“I would reassure your colleagues that I still believe that the quickest way, the safest way, and the most secure way to leave the EU is with a good deal….In no circumstances would I prorogue Parliament as a means of securing a No Deal outcome.”

So it seems to me that rather than poring over our Erskine May and Commons standing orders, we would be better to recognise the reality of parliamentary arithmetic, and the need for a positive way through the current Brexit impasse.

Now more than ever the public (and the EU) need to see what MPs are in favour of – not what we are against. If anything, we need to crystallise the Brady amendment into something tangible and practical.

And the tangible and practical proposal on offer will be the Alternative Arrangements report and protocols produced by the Prosperity UK Commission.

On these proposals and in reply to our letter, Johnson said this:

“Key to this new deal will be avoiding a hard border in Northern Ireland, a prospect no serious candidate would ever dream of entertaining. To that end, I have read the Alternative Arrangements with great interest and I will continue to use it as a consultation document moving forward. The EU has also recently announced that it will be looking into the Alternative Arrangements, a clear sign that our joint goal to ensure there is never a no hard border in Northern Ireland is already underway.”

Hunt said this:

“The negotiating team would be tasked with producing an alternative exit deal, based on the Alternative Arrangements proposals, that can command a majority in the House of Commons and address, seriously and forensically, legitimate EU and Irish concerns about the Irish border and the integrity of the Single Market.”

I would therefore hope that all those working on plans to stop No Deal will find the time to add, to their summer reading lists, our final report. It is clear that it will be influential with whoever is the next Prime Minister. And it has always been the case that the best way to avoid No Deal is to have a deal, which is what we have been working on since April.

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James Gray: Prorogue the Commons – for our own good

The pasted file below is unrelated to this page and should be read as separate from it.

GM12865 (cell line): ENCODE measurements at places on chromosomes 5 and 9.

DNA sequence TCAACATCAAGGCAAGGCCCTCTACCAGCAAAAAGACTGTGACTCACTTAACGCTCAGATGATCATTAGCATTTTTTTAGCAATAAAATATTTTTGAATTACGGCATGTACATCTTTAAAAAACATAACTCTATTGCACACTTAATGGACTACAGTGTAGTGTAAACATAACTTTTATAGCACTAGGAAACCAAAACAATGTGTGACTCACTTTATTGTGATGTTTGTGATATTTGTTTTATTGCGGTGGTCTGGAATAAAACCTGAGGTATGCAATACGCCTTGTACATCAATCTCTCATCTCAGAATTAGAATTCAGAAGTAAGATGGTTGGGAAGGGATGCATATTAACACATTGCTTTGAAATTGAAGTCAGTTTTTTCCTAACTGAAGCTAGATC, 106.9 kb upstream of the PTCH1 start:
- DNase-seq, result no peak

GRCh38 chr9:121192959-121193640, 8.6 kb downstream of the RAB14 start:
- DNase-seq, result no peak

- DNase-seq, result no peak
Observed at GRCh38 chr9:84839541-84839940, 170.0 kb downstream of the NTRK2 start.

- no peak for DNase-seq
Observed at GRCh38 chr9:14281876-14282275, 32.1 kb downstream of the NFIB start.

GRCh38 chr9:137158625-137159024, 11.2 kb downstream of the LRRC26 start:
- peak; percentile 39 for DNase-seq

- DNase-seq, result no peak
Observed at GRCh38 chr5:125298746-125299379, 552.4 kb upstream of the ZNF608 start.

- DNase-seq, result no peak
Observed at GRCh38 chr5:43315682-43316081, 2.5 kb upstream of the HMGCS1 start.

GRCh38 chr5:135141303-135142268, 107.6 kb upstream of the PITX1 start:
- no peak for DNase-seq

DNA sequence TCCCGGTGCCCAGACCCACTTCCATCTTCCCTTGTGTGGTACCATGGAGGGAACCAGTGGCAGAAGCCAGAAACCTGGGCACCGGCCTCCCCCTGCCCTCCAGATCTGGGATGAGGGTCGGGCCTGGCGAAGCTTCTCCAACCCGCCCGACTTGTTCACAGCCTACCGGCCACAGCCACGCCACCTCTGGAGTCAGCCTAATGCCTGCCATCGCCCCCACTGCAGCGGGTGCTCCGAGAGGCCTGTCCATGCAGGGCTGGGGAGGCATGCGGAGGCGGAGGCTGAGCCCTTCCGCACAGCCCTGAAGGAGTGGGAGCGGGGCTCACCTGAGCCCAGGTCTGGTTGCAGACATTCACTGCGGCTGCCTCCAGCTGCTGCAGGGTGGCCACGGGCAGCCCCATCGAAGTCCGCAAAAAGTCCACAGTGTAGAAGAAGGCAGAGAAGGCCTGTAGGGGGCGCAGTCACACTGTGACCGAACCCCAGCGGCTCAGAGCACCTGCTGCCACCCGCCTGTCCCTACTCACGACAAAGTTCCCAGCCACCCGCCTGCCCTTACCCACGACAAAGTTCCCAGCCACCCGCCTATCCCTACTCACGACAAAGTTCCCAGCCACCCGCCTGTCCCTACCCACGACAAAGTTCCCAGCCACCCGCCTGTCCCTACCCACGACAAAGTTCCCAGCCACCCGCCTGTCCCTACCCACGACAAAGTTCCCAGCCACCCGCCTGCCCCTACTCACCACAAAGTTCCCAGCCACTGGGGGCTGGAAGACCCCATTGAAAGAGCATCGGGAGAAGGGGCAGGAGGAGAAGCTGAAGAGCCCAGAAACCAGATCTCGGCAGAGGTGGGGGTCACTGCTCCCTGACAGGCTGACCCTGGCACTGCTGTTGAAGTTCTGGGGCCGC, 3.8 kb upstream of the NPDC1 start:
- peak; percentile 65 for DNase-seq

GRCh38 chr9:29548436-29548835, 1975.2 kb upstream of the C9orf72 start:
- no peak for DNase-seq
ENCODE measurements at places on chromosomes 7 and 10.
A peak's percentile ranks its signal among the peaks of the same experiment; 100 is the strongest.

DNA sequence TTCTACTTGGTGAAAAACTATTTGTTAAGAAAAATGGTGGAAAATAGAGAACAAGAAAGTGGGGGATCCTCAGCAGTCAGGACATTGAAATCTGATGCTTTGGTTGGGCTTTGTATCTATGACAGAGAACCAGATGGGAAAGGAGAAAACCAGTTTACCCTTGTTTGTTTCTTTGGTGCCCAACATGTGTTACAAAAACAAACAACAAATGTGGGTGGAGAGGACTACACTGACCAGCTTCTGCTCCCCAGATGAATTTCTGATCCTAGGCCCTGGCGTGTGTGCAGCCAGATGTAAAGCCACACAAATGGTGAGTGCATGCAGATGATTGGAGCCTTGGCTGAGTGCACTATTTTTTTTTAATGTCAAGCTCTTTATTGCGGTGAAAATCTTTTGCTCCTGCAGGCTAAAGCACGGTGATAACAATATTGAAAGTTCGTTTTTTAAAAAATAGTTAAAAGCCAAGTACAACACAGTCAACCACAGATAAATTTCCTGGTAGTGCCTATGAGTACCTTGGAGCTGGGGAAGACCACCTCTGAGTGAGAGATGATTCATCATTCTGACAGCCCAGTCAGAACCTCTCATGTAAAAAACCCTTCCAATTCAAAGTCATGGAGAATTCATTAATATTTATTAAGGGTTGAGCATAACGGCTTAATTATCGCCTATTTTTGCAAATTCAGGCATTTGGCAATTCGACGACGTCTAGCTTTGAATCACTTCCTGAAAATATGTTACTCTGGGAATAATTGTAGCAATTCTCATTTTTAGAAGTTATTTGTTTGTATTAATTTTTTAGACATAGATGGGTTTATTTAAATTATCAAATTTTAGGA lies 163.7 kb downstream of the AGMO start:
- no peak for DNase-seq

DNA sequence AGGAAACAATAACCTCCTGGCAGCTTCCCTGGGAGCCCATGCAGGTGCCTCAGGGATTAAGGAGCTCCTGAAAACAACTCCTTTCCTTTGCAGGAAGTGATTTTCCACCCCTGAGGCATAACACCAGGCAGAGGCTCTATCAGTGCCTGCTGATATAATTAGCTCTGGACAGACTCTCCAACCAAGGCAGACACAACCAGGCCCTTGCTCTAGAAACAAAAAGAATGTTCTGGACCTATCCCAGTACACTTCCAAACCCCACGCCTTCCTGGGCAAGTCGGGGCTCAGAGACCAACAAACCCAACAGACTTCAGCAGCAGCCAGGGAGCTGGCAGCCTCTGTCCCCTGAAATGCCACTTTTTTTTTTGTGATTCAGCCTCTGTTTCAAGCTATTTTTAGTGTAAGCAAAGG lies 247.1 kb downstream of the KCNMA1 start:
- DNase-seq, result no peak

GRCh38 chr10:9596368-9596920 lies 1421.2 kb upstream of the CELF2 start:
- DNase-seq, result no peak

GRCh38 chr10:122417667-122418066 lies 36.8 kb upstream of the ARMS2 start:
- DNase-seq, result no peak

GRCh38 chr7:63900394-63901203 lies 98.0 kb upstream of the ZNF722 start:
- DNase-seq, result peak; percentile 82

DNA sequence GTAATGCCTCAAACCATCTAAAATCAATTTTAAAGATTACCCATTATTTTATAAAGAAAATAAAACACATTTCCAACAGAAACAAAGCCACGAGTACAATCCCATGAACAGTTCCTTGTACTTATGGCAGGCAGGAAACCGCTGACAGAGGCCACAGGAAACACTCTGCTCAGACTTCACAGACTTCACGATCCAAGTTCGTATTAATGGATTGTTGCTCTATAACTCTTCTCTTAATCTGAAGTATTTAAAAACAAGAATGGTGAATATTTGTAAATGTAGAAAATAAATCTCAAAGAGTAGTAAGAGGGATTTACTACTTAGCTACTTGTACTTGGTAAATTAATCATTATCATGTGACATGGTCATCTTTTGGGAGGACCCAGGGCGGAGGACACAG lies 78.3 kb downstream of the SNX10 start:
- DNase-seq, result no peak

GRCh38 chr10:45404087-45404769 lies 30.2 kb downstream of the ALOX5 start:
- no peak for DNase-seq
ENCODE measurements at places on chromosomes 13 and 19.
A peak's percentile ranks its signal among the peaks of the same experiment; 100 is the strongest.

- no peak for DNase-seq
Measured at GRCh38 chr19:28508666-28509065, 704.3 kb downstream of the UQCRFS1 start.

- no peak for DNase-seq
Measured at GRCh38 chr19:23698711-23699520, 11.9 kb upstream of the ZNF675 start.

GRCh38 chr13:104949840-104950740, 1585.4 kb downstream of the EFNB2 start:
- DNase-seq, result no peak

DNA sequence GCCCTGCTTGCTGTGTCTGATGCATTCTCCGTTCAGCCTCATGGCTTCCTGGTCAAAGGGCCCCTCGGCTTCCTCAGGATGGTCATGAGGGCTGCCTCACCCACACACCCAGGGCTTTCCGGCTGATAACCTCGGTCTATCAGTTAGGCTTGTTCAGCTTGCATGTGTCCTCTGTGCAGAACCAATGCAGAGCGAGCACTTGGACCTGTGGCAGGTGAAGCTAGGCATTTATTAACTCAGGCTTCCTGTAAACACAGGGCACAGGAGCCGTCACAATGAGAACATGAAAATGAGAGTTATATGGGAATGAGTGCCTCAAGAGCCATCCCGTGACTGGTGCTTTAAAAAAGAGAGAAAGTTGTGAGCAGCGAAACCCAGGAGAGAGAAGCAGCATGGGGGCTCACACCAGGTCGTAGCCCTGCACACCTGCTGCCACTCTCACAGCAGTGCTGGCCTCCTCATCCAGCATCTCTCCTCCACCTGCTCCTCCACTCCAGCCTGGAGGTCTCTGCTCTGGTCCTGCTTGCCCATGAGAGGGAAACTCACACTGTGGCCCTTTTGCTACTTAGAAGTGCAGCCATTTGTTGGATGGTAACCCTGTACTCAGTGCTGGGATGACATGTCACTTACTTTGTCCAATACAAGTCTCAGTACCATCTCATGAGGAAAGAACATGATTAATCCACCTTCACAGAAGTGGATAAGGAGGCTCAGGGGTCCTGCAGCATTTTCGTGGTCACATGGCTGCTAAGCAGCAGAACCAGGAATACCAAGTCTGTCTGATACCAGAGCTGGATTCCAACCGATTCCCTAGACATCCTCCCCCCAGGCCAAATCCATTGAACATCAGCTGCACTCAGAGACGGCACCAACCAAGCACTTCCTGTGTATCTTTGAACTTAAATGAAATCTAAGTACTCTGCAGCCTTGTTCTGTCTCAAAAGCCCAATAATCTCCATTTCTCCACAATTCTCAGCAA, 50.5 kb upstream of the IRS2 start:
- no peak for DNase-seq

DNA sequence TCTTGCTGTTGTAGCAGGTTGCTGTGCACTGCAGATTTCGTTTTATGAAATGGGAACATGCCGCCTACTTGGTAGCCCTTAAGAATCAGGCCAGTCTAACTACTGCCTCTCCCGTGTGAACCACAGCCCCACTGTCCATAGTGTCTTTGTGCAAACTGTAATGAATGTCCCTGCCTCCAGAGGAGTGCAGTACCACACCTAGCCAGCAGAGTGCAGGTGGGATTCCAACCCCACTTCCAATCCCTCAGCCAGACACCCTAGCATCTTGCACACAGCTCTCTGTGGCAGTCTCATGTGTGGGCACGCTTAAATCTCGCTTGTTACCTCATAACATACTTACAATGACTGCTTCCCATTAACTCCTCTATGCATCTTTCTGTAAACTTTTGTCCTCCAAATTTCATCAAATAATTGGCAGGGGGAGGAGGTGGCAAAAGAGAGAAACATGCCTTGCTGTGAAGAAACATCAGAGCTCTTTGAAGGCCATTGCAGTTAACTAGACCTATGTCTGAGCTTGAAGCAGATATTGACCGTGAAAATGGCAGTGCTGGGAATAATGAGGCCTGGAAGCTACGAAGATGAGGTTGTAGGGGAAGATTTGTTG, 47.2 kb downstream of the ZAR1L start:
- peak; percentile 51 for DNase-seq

James Gray is MP for North Wiltshire.

In all of the hubbub about Brexit, leadership (of both parties), and a virtually hung Parliament, we seem to have lost sight of what the Commons and Lords are actually for. We have two primary functions (alongside a host of subsidiary ones). We are elected by the people to make laws, and to hold Her Majesty’s Government to account for what they are doing. The latter trundles along with Oral Questions every day, and especially through the work of Select Committees. But the former – the making, improvement, or repeal of our laws – has virtually seized up.

For on all but a handful occasions since 1900, the Parliamentary session has lasted for as close as possible to 12 months. It starts with the Queen’s Speech, where amongst all of the pageantry Her Majesty reads out a turgid speech produced for her by the party in Government. The speech lays out what the Government will do for the next year, and we then amble back to the Commons to get on with it.

If we don’t complete the work on time (and time is one of the few real weapons which Her Majesty’s Loyal Opposition and the House of Lords have at their disposal), then we either let the Bill in question drop; or more usually a ‘deal’ is done with the Opposition to allow a few things through in return for dropping others. We then have the ceremony of Prorogation, where men in tricorn hats sit on the Woolsack in the Lords, one clerk reads out the titles of the Bills agreed to, and the other shouts out “La Reine le veult”, which, of course, is the mediaeval French for “The Queen wishes it.” And that is the moment at which a new law becomes law.

But the last Queen’s Speech (and the only one since the General Election) was on 21st June 2017 – now more than two years ago. The idea was to allow two years to get a mass of reforming legislation through both Houses. That happens occasionally. But not since the notorious ‘Long Parliament’ of 1640-1660 has any Parliamentary session exceeded two years, as this one now has. It is quite wrong. By extending the Session indefinitely at whim, the Government is removing an important element of scrutiny; they are preventing Private Members Bills which have now run out; and they are fundamentally changing a key element of the British constitution.

The net result is that we are twiddling our thumbs in Parliament, with backbench debates, Westminster Hall debates and unimportant government business. I suppose that its inevitable until we get a new Prime Minister (on 22nd July), and government (shortly thereafter). But it strikes me as being crucial from a constitutional standpoint that we should end the session (prorogue it) as soon after the summer as we can, and then schedule a Queen’s speech perhaps for October.

Prorogation is not some kind of devilish plot to allow Brexit through (or scupper it.) It is an essential part of the Parliamentary drum-beat, without which we who are sent to Westminster to carry out our important job of scrutinising legislation simply cannot do it, not least because there isn’t any.